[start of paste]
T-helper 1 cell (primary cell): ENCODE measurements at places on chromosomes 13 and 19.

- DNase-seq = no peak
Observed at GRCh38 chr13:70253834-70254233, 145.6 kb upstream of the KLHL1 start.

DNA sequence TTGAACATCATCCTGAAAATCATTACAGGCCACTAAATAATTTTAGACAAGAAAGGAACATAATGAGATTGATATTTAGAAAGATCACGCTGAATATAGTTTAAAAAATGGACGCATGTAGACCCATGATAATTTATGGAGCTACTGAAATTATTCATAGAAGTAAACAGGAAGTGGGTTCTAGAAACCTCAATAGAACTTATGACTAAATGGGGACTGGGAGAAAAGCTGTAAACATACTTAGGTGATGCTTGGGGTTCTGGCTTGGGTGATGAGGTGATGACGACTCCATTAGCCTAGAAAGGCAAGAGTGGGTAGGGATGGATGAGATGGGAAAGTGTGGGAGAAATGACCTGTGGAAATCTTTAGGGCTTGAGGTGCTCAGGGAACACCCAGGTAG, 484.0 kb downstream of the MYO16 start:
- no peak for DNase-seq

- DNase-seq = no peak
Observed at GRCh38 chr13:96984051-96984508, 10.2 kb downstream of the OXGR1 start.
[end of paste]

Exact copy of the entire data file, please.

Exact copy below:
T-helper 1 cell (primary cell): ENCODE measurements at places on chromosomes 13 and 19.

- DNase-seq = no peak
Observed at GRCh38 chr13:70253834-70254233, 145.6 kb upstream of the KLHL1 start.

DNA sequence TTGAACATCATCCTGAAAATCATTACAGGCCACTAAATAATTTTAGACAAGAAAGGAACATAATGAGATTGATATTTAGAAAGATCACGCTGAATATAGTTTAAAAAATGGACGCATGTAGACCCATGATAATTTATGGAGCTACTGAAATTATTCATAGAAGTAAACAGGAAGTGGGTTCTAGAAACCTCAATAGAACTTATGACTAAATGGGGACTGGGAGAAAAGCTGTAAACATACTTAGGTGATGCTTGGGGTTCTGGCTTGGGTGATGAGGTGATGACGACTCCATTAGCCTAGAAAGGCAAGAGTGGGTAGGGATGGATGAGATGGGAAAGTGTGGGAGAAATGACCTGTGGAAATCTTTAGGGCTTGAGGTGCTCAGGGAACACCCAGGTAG, 484.0 kb downstream of the MYO16 start:
- no peak for DNase-seq

- DNase-seq = no peak
Observed at GRCh38 chr13:96984051-96984508, 10.2 kb downstream of the OXGR1 start.